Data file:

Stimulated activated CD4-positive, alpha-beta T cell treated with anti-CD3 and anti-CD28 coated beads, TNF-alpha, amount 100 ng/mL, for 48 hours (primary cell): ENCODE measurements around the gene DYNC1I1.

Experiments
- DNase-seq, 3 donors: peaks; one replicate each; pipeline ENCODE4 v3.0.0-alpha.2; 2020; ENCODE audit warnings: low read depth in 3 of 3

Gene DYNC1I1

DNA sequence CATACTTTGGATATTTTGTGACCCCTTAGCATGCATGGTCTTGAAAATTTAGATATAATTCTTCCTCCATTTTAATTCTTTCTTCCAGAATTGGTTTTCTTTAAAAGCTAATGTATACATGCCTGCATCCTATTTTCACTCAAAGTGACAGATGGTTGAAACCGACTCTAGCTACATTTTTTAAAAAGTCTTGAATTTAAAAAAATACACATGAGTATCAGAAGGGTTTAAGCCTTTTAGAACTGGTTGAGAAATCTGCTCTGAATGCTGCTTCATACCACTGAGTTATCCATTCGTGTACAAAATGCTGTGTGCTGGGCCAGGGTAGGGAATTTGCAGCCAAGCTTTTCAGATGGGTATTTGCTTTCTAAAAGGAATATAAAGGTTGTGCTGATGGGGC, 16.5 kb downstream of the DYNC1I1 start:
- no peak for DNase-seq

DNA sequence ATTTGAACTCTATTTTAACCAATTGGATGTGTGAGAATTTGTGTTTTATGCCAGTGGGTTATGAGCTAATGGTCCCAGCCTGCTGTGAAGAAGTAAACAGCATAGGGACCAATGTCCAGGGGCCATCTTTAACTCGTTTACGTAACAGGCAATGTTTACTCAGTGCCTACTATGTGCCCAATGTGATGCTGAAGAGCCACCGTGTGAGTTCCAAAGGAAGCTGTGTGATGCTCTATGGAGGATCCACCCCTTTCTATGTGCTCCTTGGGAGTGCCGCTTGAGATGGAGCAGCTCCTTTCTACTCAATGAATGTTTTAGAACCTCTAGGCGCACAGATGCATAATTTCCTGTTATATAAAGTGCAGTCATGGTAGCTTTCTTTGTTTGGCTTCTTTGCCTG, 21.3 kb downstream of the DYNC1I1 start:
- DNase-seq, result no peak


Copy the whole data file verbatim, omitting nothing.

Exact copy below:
Stimulated activated CD4-positive, alpha-beta T cell treated with anti-CD3 and anti-CD28 coated beads, TNF-alpha, amount 100 ng/mL, for 48 hours (primary cell): ENCODE measurements around the gene DYNC1I1.

Experiments
- DNase-seq, 3 donors: peaks; one replicate each; pipeline ENCODE4 v3.0.0-alpha.2; 2020; ENCODE audit warnings: low read depth in 3 of 3

Gene DYNC1I1

DNA sequence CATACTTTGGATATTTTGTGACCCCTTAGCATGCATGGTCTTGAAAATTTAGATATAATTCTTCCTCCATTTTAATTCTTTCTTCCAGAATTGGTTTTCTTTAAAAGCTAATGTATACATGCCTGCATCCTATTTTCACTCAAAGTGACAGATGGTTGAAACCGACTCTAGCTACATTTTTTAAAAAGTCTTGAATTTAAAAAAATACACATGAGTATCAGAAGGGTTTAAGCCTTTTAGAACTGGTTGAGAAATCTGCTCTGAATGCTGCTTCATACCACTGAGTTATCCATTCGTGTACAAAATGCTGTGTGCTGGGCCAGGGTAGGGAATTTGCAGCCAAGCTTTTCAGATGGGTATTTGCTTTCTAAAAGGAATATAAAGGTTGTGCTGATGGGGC, 16.5 kb downstream of the DYNC1I1 start:
- no peak for DNase-seq

DNA sequence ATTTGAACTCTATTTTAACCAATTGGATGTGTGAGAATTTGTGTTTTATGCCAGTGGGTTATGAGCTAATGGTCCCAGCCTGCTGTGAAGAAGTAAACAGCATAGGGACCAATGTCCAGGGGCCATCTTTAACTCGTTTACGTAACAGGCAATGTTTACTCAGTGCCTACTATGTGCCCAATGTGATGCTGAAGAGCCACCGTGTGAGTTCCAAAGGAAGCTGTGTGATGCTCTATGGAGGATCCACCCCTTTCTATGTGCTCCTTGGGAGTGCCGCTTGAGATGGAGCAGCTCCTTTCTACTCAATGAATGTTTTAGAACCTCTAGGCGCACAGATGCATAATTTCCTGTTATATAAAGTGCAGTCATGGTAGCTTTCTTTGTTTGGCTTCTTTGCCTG, 21.3 kb downstream of the DYNC1I1 start:
- DNase-seq, result no peak